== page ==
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4. Adding Features

Providing multiple buttons to control a single application is, perhaps, a bit of overkill, as is calling separate procedures for each action. A third problem is that apachectl prints a message to standard output to indicate how the command has been acted upon. The application could be improved by including a text widget to display the output of apachectl.

In the following script, we will redesign the application to use a radiobutton chooser and a single button by modifying the screen procedure , and build a text widget in a new frame. We also remove the start, stop, and restart procedures and create 2 new procedures. The first, init, will handle the conditionals created by the radio button selection, the second, put_text, will launch Apache and print the apachectl output to a text widget:


#!/usr/bin/wish

set apachectl "/usr/local/apache_new/bin/apachectl"

proc screen {} {
  frame .top -borderwidth 10
  pack .top -fill x
  radiobutton .top.start -text "start" -variable mode -value start
  radiobutton .top.stop  -text "stop" -variable mode -value stop
  radiobutton .top.restart -text "restart" -variable mode -value restart
  button .top.submit -text execute -command init 
  pack .top.start .top.stop .top.restart .top.submit -side left -padx 0p -pady 0 -anchor n
  frame .bottom
  pack .bottom -fill x
  text .bottom.main -relief sunken -bd 2 -yscrollcommand ".bottom.scroll set"
  scrollbar .bottom.scroll -command ".bottom.main yview"
  pack .bottom.main -side left -fill y
  pack .bottom.scroll -side right -fill y
}

proc init { } {
 global mode action
 switch $mode {
    stop     {set action "stop"}
    restart  {set action "restart"}
    default  {set action "start"}
  }
        put_text
}

proc put_text {} {
  global action apachectl
  set f [ open "| $apachectl $action" r]
  while {[gets $f x] >= 0} {
    .bottom.main insert 1.0 "$x\n"
  }
  catch {close $f}
}
screen

First, let's have a look at the screen procedure. The radiobutton command works just like html radiobuttons. The -variable parameter accepts the name of the variable as an argument. The -value parameter accepts the variable's value as an argument. The button, .top.submit uses the -command parameter to to call the init procedure defined later in the script. These buttons are then packed into the top frame and a second frame called bottom is created.

The bottom frame is composed of a text widget and a scrollbar. Text widgets are created with the text command which takes a variety of options. In this case, we have used the -relief option which specifies the 3D effect for the field (other values for -relief include raised, flat, ridge, solid, groove); -bd option, which specifies borderwidth; and the yscrollcommand which specifies the name of a scrollbar that will be engaged by the textfield. Our scrollbar widget takes one option, -command which specifies how to behave when text scrolls beyond the screen of the text widget that it is interacting with.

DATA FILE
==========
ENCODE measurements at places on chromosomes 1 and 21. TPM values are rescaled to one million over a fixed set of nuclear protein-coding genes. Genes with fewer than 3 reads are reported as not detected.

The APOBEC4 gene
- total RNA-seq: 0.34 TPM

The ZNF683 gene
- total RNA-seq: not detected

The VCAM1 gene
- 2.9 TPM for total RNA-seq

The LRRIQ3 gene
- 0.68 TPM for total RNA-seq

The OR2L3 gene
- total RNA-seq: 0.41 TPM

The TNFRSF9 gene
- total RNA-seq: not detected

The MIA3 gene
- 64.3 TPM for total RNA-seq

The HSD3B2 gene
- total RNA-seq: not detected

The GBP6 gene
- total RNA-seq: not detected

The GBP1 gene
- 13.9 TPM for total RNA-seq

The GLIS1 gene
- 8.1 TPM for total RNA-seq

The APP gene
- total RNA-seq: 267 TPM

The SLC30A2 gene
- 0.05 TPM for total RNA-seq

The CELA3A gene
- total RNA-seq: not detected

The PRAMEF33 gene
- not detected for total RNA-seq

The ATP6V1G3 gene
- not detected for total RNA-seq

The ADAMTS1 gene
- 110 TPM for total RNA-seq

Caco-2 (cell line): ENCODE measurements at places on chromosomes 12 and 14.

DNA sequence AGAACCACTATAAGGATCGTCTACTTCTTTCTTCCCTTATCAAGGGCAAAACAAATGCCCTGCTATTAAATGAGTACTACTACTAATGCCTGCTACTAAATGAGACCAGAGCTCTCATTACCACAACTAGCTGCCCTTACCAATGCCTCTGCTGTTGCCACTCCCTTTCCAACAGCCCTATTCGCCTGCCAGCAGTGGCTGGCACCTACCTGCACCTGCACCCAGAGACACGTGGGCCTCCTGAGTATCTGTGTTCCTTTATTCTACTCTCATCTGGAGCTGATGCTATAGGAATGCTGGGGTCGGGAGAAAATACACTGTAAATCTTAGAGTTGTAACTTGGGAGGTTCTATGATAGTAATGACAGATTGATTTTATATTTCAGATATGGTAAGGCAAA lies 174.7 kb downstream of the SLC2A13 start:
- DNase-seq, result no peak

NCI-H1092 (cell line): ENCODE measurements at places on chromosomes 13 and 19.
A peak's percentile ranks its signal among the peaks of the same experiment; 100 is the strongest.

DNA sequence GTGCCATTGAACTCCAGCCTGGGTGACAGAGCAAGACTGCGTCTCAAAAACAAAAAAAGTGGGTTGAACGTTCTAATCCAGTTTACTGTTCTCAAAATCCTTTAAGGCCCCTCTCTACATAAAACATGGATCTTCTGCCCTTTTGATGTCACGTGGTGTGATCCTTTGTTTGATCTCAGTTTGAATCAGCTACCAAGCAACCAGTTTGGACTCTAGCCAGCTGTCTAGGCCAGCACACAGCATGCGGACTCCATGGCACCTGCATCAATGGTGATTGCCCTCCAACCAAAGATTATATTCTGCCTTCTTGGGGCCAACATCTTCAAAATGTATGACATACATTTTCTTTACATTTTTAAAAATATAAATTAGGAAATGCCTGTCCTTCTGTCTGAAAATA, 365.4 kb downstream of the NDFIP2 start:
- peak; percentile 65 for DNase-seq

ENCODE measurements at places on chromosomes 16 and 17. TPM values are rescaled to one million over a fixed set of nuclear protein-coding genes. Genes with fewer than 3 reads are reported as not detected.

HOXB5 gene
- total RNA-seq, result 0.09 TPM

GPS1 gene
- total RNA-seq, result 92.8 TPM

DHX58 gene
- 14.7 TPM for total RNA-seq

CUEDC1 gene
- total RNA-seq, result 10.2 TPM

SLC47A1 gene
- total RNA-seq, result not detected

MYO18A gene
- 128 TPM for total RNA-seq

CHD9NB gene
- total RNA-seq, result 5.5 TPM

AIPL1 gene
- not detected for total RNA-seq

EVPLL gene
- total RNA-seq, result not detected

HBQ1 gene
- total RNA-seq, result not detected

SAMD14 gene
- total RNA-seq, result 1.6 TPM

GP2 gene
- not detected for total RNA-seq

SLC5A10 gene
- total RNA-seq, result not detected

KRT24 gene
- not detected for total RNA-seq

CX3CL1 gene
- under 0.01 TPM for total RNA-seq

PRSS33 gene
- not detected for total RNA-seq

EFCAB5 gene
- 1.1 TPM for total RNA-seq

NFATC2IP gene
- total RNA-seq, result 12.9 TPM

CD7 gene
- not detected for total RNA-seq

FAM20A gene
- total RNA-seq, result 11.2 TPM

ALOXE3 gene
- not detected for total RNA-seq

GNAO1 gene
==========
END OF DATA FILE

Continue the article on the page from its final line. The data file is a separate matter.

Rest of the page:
The init procedure loads the mode variable into its local namespace using the global command and uses a switch statement to set the value of the global variable, action.

In this example, the switch command tests whether "$mode" matches the first word on each line in the list, and performs the action specified on the second word of each line. The default value is specified at the bottom of the list and defines the action performed if no match is found. Switch accepts 4 options: -exact, which requires a case-sensitive match, -glob, which uses a glob-style pattern match, -regexp, which uses regular-expression style matching, and --, which indicates the end of options, and is typically used if the pattern being matched has a "-" as a prefix.

Note: We could have used an if-elseif-else conditional chain rather than the switch statement:


if { $mode == "stop" } {
  set action "stop"
} elseif { $mode == "restart" } {
  set action "restart"
} else {
  set action "start"
}

The final thing that the init procedure does is call the put_text procedure.

The put_text procedure reads in the value of action that was set in the init procedure, executes apachectl with the appropriate argument as specified by action, and prints apache's output to the .bottom.main text widget.


proc put_text {} {
        global action apachectl
        set f [ open "| $apachectl $action" r]
        while {[gets $f x] >= 0} {
                .bottom.main insert 1.0 "$x\n"
        }
}

The put_text procedure introduces 3 new commands:

First, it sets the value of a variable, f, to the output of the open command. Open can be used to open a file, pipe stream or serial port and returns an identifier which can be used for reading, writing, or closing a stream. Since the first character following the open is a pipe "|", $apachectl $action is treated as a command, and is executed as though the exec had been given. The r specifies that the stream is read-only. Other parameters are as follows:


r read only
r+  read and write if file exists
w write only
w+  read and write if file exists
a write only.  Create new file if none exists.
a+  read and write. Create new file if none exists.

The second new command is while. While is a typical while loop which executes a body of arguments so long as the specified condition is met. In this case, while will read a line of input and save it to the variable x until there is nothing left to read. The insert command inserts each line of input to the zero'th character of line 1 (1.0) of the .bottom.main text widget.